I have heard that sound of distressed calves many times in my life. It never fails to haunt me. But it is his eyes that haunt me more than anything – pleading for help – innocent, desperate and helpless.

A war is being waged across Asia. In the face of relentless deforestation, elephants are being forced out of their natural habitats and they have no choice but to share their living space with humans. As the elephants’ forest home is destroyed, stressed and starving herds flee from the chainsaws straight into villages.

They demolish everything in sight, trampling crops, flattening houses and often killing people. Frankly, you really cannot blame the villagers for taking such drastic steps in the sheer desperation to survive and feed their own families.

Capturing a baby elephant and holding it to ransom is grisly and depressing, but it is reality as humans and elephants fight for space.

People need to know why this is  happening. They need to understand what is driving this madness.

The cause is an innocently named product called palm oil. It’s a constituent part of almost everything that we use and consume – biscuits, margarine, ice cream, soap, shampoo. The list is endless.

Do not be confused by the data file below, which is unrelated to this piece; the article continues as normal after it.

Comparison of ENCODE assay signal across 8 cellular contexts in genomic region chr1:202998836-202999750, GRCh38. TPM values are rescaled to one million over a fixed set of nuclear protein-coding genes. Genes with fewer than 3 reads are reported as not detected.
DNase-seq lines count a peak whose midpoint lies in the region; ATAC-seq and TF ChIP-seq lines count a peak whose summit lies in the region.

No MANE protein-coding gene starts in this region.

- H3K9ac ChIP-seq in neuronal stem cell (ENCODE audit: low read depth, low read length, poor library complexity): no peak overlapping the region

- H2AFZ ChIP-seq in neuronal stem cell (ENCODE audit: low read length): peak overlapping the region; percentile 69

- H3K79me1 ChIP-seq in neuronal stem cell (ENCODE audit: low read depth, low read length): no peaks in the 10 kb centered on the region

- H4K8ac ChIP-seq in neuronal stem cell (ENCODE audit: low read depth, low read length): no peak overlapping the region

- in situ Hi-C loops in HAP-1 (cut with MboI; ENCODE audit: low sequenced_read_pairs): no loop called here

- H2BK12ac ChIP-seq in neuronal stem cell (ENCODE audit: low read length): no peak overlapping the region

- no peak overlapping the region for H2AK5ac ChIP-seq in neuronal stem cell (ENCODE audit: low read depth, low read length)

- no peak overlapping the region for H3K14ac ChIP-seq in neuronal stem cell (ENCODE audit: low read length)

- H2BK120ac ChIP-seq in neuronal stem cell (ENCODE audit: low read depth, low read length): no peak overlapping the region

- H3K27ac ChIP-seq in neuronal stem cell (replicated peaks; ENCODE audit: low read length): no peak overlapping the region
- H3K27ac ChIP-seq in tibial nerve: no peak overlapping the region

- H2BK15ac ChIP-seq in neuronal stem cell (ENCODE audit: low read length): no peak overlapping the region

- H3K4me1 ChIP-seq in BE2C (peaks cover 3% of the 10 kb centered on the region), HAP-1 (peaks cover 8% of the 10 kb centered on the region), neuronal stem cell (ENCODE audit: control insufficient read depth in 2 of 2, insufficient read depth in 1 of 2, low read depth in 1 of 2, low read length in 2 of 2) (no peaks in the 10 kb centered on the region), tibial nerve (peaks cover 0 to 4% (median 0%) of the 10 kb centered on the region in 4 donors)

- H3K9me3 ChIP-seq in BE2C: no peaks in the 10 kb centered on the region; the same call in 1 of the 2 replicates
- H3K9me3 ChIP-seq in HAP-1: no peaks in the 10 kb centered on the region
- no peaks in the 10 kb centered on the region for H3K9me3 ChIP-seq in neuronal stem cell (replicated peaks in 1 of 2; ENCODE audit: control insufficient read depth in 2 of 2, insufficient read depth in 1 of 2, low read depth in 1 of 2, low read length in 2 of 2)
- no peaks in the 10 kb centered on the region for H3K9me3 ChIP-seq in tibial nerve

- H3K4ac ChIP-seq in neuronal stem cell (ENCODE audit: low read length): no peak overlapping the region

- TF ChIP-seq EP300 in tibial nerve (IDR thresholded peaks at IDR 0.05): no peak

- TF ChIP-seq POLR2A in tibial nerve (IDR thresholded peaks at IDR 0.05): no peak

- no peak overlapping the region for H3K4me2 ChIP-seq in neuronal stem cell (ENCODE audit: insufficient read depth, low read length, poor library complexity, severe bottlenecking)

And the blame lies firmly with the greed of the large corporations in the East that produce it as a cash crop to fuel the insatiable consumerism of the Western world. 

The thirst for palm oil is apparently unquenchable and its cultivation is  ripping out the last great rainforests.

Although forest destruction and its lethal impact on endangered species are plain to see, palm oil is practically an invisible ingredient, listed under the generic term ‘vegetable oil’.

April, Duta Palma, Sinar Mas and Sime Darby may not be household names, but these are just some of  the companies producing palm oil in Indonesia and selling it on to the  market for about £500 per ton.

L’Occitane, Ferrero, Cadbury, Ginster’s pasties, Clover margarine, Pringles, Kellogg’s, Haribo, Nestlé and Mars are just a few of the more familiar names of those that use palm oil.